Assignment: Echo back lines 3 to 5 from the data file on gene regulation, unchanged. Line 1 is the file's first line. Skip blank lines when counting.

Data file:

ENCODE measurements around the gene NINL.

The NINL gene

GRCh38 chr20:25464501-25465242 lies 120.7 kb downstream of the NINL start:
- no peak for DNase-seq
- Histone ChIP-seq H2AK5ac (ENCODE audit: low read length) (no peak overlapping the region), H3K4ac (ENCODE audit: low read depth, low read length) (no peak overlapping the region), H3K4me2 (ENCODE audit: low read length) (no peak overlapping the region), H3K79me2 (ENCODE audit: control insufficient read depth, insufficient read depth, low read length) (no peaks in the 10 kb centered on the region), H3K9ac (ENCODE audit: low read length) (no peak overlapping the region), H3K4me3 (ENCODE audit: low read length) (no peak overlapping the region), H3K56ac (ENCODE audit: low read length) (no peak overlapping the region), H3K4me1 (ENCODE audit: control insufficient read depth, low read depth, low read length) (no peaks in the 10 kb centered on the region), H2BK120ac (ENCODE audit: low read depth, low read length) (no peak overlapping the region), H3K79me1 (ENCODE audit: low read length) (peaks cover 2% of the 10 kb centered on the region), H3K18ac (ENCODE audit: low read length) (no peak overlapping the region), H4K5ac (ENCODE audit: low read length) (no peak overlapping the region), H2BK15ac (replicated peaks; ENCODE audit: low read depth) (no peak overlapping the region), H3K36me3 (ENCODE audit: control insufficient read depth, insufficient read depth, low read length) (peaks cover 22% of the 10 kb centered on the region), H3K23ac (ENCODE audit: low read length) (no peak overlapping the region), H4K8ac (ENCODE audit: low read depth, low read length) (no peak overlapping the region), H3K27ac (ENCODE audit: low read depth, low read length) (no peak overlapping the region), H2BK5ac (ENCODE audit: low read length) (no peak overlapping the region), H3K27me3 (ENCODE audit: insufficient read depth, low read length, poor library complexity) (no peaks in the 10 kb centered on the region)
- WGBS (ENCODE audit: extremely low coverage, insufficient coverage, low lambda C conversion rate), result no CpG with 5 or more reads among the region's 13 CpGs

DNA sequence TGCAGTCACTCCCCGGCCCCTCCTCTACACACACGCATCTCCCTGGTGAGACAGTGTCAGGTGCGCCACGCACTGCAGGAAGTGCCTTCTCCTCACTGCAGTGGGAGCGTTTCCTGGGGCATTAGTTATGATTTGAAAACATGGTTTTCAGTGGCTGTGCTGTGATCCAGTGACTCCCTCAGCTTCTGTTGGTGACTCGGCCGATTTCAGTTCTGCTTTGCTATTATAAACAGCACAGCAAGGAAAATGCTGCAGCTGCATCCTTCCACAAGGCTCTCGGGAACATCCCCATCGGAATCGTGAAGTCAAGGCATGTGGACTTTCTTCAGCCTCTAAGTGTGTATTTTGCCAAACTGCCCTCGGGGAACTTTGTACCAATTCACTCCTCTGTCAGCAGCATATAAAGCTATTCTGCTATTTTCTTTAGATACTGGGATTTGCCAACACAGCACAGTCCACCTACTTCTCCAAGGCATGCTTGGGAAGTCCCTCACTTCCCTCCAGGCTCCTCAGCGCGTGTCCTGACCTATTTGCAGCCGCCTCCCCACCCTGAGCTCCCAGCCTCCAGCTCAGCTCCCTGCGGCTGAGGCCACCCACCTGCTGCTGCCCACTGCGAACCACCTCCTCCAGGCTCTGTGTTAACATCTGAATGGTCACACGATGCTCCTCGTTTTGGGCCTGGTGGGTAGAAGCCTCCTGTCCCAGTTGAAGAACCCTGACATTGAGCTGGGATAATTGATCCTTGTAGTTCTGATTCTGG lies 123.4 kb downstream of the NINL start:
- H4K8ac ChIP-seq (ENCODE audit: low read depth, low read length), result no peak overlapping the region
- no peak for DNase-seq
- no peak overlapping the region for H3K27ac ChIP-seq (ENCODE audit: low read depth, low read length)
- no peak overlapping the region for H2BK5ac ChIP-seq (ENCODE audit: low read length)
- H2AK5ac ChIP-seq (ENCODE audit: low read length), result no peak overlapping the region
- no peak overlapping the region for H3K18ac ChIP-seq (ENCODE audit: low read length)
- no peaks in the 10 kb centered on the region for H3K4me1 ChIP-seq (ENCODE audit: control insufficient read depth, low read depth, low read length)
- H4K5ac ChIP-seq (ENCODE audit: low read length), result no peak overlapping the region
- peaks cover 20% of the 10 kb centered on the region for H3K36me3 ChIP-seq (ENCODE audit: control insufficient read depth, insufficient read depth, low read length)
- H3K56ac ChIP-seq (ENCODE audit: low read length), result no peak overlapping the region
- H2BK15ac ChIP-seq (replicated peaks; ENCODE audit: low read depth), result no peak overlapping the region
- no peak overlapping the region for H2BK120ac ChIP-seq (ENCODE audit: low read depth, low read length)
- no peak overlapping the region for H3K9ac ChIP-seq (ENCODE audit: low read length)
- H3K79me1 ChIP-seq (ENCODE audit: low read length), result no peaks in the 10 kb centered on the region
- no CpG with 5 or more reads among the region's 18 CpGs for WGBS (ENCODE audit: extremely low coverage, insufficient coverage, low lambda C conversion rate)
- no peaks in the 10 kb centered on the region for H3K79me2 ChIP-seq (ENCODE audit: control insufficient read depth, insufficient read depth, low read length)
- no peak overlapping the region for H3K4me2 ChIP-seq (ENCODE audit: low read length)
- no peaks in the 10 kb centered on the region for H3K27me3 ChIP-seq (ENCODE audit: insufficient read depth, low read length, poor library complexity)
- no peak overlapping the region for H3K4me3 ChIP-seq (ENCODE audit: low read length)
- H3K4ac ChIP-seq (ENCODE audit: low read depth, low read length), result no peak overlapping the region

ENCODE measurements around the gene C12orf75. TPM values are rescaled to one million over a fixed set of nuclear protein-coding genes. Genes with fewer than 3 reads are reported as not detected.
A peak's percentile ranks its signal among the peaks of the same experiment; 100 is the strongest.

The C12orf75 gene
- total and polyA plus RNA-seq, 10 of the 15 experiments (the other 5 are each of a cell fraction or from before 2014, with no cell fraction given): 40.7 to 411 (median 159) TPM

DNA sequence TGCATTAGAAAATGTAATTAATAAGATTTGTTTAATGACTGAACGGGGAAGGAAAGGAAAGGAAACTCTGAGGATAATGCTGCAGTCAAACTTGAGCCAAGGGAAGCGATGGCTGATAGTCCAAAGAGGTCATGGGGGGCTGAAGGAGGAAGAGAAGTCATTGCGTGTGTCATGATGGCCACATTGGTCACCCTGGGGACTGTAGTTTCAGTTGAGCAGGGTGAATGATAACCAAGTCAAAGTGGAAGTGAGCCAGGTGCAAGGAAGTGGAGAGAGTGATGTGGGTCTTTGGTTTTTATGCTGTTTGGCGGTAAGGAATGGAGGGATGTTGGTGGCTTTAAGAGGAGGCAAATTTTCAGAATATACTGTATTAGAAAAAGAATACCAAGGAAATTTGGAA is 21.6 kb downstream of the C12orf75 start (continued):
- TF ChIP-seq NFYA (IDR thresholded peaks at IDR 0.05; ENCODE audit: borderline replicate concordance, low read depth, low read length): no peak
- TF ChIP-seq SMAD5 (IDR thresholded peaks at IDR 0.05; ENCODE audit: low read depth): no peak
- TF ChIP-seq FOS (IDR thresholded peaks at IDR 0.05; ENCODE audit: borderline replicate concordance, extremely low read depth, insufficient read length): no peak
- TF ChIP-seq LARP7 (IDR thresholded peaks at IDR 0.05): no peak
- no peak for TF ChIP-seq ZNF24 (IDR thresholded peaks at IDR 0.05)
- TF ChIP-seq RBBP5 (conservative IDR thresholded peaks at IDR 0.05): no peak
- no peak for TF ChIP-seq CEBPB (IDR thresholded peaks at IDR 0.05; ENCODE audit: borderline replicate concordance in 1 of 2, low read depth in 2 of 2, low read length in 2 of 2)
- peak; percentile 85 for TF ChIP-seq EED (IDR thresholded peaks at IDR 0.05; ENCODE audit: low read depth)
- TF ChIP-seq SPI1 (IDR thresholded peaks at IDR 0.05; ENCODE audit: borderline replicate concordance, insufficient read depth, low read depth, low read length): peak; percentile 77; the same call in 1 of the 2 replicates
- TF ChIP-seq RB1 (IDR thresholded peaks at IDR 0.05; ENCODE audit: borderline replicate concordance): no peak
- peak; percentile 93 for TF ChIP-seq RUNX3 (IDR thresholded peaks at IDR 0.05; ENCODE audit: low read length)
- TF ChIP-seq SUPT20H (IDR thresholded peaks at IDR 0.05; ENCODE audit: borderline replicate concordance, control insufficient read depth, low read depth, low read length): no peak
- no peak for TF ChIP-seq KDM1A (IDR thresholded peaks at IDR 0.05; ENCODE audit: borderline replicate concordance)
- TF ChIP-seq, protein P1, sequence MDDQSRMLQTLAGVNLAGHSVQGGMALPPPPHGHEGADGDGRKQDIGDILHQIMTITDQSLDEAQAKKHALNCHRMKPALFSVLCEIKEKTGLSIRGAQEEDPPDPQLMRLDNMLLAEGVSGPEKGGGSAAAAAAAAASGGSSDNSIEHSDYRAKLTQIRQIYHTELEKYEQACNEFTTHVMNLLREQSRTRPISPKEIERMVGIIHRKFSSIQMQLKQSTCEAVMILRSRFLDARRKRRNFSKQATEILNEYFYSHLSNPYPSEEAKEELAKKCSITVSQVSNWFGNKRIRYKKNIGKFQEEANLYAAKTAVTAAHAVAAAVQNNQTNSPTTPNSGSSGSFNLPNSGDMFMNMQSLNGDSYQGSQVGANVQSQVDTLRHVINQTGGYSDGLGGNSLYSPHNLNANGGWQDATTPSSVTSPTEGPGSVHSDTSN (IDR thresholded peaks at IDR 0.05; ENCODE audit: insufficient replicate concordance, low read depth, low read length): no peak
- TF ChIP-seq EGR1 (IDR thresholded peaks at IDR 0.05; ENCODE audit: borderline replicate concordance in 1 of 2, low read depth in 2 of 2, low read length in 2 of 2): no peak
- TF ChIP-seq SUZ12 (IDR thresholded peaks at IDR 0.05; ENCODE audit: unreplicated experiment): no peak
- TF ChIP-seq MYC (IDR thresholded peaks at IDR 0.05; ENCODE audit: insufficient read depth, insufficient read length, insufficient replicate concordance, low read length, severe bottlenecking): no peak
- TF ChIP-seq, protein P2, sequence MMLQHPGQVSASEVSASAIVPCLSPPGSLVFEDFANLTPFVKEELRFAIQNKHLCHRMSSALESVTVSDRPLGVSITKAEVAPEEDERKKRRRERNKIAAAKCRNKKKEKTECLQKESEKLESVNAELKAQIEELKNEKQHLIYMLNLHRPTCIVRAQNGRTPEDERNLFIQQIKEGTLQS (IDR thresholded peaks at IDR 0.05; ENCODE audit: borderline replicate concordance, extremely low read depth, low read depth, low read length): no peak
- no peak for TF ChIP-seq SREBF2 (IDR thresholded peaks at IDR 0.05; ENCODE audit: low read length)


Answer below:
GRCh38 chr20:25464501-25465242 lies 120.7 kb downstream of the NINL start:
- no peak for DNase-seq
- Histone ChIP-seq H2AK5ac (ENCODE audit: low read length) (no peak overlapping the region), H3K4ac (ENCODE audit: low read depth, low read length) (no peak overlapping the region), H3K4me2 (ENCODE audit: low read length) (no peak overlapping the region), H3K79me2 (ENCODE audit: control insufficient read depth, insufficient read depth, low read length) (no peaks in the 10 kb centered on the region), H3K9ac (ENCODE audit: low read length) (no peak overlapping the region), H3K4me3 (ENCODE audit: low read length) (no peak overlapping the region), H3K56ac (ENCODE audit: low read length) (no peak overlapping the region), H3K4me1 (ENCODE audit: control insufficient read depth, low read depth, low read length) (no peaks in the 10 kb centered on the region), H2BK120ac (ENCODE audit: low read depth, low read length) (no peak overlapping the region), H3K79me1 (ENCODE audit: low read length) (peaks cover 2% of the 10 kb centered on the region), H3K18ac (ENCODE audit: low read length) (no peak overlapping the region), H4K5ac (ENCODE audit: low read length) (no peak overlapping the region), H2BK15ac (replicated peaks; ENCODE audit: low read depth) (no peak overlapping the region), H3K36me3 (ENCODE audit: control insufficient read depth, insufficient read depth, low read length) (peaks cover 22% of the 10 kb centered on the region), H3K23ac (ENCODE audit: low read length) (no peak overlapping the region), H4K8ac (ENCODE audit: low read depth, low read length) (no peak overlapping the region), H3K27ac (ENCODE audit: low read depth, low read length) (no peak overlapping the region), H2BK5ac (ENCODE audit: low read length) (no peak overlapping the region), H3K27me3 (ENCODE audit: insufficient read depth, low read length, poor library complexity) (no peaks in the 10 kb centered on the region)